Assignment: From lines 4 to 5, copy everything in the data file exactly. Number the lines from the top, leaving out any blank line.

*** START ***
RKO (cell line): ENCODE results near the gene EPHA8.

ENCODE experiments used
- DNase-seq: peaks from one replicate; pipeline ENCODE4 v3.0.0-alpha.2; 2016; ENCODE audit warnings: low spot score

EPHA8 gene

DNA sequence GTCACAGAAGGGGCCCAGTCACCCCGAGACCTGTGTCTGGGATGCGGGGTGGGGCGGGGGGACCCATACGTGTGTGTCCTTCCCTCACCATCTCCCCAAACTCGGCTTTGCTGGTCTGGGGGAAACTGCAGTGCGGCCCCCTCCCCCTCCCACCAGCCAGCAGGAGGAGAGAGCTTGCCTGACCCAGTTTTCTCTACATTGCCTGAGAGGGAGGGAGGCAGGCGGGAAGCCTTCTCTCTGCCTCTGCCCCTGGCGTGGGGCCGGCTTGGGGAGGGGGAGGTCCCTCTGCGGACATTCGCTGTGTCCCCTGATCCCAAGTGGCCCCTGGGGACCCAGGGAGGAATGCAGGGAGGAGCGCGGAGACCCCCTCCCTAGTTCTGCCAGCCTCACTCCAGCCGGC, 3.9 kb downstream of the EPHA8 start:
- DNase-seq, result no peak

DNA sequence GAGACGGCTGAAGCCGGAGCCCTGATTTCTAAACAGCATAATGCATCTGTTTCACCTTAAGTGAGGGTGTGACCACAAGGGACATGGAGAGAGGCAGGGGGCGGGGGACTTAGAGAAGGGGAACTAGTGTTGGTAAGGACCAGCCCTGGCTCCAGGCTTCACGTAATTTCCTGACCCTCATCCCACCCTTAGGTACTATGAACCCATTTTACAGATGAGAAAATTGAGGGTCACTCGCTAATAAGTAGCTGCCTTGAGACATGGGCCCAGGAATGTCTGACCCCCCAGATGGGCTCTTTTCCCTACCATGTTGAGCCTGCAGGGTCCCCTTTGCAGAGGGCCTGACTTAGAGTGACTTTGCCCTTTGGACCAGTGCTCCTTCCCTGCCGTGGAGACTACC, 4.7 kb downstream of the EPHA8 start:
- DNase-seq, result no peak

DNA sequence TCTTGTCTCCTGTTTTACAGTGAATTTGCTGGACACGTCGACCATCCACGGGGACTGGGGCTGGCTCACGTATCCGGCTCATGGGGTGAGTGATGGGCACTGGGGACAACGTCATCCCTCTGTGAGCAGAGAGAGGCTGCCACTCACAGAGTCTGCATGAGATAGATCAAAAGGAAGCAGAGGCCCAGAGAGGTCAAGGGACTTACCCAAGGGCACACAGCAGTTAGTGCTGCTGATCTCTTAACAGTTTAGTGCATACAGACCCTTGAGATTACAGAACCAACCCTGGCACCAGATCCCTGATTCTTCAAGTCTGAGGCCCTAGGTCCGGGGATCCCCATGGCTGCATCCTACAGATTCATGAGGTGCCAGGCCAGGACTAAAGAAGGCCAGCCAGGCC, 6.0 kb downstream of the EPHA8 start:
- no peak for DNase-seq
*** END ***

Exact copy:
EPHA8 gene

DNA sequence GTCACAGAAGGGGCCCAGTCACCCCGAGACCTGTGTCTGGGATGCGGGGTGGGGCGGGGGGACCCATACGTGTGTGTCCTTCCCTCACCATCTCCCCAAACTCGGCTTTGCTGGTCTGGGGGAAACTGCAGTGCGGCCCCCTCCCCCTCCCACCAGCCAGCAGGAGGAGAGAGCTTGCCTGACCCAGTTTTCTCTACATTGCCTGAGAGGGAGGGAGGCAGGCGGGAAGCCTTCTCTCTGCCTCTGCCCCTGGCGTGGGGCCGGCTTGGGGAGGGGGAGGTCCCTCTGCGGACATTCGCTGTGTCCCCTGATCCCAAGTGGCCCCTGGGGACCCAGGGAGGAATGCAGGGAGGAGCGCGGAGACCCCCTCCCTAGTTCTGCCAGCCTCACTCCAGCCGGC, 3.9 kb downstream of the EPHA8 start: